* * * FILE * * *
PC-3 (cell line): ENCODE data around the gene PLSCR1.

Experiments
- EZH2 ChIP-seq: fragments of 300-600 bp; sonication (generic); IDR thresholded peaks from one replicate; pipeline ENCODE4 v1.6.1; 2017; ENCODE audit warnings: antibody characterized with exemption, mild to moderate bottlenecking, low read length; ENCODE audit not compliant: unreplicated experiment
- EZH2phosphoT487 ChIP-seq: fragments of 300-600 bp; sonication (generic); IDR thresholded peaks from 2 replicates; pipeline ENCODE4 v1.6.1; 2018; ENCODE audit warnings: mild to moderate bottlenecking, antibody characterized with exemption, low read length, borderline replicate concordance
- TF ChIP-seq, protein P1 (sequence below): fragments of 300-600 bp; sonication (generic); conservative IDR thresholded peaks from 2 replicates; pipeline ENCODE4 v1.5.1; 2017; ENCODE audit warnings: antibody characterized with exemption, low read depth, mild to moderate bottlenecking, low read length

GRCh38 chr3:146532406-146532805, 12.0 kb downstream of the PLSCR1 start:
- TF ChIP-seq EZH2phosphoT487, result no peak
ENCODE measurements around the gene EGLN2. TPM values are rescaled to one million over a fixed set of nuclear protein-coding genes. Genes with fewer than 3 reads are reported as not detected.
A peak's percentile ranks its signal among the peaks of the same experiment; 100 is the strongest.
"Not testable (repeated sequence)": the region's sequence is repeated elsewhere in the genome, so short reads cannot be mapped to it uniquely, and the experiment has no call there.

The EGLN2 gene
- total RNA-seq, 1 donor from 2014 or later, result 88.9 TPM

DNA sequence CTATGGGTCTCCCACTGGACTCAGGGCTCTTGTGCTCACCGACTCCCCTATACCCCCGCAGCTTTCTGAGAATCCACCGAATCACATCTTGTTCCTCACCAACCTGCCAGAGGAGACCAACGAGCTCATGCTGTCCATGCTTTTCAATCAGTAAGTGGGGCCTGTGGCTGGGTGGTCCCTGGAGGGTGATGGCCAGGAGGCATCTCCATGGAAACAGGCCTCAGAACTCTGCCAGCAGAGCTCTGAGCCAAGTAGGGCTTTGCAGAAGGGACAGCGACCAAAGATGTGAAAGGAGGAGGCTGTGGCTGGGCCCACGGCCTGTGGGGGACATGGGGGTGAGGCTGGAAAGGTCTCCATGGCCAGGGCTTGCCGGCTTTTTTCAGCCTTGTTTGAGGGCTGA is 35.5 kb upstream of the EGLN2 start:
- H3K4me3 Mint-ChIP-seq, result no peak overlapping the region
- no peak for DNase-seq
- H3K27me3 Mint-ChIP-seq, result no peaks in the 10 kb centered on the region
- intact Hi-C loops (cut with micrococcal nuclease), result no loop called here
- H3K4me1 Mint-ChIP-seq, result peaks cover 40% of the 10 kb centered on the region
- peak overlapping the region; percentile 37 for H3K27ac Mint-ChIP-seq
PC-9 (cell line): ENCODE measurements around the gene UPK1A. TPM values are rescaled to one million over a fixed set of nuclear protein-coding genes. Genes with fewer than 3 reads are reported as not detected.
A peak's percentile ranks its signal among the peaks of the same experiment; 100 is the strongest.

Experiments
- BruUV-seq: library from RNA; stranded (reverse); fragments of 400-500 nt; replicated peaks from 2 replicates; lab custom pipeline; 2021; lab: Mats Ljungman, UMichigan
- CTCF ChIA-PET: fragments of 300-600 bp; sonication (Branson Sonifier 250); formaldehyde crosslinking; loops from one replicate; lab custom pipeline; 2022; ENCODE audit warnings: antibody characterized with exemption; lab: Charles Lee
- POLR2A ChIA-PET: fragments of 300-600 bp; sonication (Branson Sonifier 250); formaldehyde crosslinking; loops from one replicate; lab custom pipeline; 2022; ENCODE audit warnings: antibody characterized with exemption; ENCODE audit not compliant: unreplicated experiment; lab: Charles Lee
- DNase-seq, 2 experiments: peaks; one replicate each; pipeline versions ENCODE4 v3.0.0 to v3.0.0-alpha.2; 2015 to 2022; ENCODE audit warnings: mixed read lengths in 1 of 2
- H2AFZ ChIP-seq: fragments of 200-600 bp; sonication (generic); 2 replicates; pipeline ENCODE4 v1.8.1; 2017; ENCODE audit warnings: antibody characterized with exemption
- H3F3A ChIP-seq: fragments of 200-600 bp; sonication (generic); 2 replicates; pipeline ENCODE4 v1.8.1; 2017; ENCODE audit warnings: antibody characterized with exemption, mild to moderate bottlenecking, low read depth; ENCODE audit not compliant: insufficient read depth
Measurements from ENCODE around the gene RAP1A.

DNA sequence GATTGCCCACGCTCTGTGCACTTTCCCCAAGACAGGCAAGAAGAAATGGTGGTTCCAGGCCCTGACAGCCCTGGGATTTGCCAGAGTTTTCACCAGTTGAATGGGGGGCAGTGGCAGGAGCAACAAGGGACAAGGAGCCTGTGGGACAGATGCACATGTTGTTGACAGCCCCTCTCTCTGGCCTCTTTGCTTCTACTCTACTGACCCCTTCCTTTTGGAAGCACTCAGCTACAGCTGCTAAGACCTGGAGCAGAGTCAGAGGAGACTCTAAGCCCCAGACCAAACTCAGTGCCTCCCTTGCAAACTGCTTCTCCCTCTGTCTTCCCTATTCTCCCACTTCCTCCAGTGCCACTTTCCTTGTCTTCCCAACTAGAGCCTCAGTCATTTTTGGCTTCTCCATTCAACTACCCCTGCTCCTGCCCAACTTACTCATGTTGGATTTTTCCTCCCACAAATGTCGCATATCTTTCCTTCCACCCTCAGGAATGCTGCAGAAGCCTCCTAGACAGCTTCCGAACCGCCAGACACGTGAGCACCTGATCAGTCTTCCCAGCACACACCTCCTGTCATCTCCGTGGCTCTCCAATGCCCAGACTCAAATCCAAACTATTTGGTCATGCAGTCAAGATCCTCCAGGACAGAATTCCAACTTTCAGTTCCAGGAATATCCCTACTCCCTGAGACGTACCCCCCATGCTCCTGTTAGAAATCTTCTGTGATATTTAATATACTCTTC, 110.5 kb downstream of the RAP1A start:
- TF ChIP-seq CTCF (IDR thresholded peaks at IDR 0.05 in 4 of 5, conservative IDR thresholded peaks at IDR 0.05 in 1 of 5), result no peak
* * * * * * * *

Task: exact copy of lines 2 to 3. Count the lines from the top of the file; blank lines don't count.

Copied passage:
Experiments
- EZH2 ChIP-seq: fragments of 300-600 bp; sonication (generic); IDR thresholded peaks from one replicate; pipeline ENCODE4 v1.6.1; 2017; ENCODE audit warnings: antibody characterized with exemption, mild to moderate bottlenecking, low read length; ENCODE audit not compliant: unreplicated experiment